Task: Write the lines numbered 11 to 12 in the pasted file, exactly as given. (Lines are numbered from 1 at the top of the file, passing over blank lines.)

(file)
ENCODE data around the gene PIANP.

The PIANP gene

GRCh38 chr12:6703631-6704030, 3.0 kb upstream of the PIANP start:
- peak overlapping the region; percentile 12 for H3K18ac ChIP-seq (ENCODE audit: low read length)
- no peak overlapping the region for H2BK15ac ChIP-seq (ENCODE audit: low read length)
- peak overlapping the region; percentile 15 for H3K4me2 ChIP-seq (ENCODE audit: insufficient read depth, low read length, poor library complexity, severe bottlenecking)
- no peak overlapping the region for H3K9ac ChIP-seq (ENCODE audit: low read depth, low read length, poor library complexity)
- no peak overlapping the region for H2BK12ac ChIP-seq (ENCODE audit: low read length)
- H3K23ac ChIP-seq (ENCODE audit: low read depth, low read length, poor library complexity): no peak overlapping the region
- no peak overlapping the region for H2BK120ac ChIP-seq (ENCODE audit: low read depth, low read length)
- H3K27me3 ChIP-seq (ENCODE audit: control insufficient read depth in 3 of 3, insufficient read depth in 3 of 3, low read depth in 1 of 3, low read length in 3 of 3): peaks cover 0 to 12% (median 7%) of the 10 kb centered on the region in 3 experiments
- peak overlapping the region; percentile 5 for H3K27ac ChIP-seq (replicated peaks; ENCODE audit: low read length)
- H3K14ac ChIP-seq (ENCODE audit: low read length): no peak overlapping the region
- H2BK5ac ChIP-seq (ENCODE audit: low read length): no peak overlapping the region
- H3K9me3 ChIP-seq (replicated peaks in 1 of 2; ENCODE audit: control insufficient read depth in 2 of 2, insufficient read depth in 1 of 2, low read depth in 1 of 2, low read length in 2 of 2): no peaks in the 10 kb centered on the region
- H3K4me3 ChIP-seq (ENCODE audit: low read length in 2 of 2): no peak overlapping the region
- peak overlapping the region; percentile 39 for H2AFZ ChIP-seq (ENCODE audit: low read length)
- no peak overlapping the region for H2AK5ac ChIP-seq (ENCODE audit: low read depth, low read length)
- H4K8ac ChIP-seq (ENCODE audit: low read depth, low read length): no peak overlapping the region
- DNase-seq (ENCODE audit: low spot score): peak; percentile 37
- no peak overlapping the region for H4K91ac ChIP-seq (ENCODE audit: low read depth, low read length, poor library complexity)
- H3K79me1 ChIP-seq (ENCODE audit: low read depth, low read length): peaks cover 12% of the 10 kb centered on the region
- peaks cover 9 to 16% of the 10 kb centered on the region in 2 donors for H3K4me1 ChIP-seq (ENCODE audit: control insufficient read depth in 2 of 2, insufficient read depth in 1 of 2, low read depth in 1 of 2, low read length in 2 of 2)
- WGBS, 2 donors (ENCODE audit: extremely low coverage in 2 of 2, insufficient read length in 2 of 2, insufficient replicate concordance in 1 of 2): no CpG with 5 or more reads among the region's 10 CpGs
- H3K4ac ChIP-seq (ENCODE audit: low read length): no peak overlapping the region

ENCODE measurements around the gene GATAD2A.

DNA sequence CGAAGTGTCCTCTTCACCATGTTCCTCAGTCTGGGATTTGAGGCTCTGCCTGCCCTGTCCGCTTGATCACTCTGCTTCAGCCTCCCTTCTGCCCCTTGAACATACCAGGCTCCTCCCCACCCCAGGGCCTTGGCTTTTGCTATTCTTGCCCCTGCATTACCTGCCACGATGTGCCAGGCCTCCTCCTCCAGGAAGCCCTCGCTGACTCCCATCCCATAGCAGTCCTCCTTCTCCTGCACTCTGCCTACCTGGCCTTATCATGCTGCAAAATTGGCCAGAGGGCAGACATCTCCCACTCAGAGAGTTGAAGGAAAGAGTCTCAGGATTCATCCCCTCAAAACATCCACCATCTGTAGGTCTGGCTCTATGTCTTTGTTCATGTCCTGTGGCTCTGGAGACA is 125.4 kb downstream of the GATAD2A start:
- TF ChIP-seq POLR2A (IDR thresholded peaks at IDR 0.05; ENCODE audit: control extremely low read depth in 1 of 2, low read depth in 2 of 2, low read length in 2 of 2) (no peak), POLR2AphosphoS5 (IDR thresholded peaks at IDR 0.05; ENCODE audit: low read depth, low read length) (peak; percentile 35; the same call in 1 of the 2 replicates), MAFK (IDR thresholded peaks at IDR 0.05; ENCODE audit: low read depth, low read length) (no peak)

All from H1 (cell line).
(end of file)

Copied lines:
- H3K27me3 ChIP-seq (ENCODE audit: control insufficient read depth in 3 of 3, insufficient read depth in 3 of 3, low read depth in 1 of 3, low read length in 3 of 3): peaks cover 0 to 12% (median 7%) of the 10 kb centered on the region in 3 experiments
- peak overlapping the region; percentile 5 for H3K27ac ChIP-seq (replicated peaks; ENCODE audit: low read length)